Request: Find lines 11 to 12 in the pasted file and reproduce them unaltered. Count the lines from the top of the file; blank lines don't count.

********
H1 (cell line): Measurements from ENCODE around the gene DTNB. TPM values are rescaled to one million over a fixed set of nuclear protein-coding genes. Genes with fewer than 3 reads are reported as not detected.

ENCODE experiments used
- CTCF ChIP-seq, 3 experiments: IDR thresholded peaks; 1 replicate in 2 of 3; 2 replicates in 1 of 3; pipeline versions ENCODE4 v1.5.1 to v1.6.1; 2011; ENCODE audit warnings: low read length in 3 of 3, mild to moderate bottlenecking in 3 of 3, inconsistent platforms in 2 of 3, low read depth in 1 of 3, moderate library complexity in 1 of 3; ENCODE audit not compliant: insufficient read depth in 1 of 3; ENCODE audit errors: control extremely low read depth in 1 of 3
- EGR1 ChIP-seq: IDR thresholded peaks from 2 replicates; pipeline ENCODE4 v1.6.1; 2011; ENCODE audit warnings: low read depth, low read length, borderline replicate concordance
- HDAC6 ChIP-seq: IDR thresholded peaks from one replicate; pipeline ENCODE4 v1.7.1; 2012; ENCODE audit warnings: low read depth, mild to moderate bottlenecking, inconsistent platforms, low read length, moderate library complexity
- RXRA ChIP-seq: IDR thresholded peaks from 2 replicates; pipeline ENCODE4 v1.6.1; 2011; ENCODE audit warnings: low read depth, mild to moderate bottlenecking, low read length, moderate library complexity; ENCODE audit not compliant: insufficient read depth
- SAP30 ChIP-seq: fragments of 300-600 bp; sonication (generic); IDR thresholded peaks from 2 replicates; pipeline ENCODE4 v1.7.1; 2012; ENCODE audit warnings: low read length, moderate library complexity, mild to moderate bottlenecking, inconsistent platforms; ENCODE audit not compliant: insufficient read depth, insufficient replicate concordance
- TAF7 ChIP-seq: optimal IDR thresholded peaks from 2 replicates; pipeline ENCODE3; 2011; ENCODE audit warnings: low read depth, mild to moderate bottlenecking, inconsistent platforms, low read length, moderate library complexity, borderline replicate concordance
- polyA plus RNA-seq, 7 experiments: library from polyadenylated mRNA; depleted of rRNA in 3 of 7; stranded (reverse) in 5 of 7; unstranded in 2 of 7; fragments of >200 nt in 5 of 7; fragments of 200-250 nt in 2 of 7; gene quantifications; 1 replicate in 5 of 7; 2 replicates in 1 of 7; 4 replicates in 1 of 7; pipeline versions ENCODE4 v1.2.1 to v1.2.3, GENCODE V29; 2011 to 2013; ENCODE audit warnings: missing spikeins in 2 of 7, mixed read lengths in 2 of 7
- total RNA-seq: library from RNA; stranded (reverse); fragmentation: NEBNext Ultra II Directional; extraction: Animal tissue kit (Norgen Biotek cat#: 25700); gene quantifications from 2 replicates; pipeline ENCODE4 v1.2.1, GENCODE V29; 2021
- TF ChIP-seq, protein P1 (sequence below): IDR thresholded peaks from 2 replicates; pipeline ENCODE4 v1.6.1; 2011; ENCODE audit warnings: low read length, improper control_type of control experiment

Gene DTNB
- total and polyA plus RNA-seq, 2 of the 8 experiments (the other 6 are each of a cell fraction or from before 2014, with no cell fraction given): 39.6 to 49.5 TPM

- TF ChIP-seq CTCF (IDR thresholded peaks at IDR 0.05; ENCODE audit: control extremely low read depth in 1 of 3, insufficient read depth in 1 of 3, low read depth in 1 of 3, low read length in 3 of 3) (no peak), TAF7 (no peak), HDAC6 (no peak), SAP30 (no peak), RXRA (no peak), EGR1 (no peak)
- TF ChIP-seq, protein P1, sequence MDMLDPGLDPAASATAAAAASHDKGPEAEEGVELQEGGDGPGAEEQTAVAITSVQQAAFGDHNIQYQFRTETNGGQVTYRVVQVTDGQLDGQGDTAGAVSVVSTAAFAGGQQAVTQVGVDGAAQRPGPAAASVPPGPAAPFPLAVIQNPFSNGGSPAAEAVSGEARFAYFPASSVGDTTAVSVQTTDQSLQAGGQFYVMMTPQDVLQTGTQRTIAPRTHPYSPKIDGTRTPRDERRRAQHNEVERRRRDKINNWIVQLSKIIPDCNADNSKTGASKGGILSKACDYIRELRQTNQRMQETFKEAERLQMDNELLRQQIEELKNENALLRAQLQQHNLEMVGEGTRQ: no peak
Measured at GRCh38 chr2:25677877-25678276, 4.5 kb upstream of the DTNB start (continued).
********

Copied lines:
- TF ChIP-seq, protein P1 (sequence below): IDR thresholded peaks from 2 replicates; pipeline ENCODE4 v1.6.1; 2011; ENCODE audit warnings: low read length, improper control_type of control experiment

Gene DTNB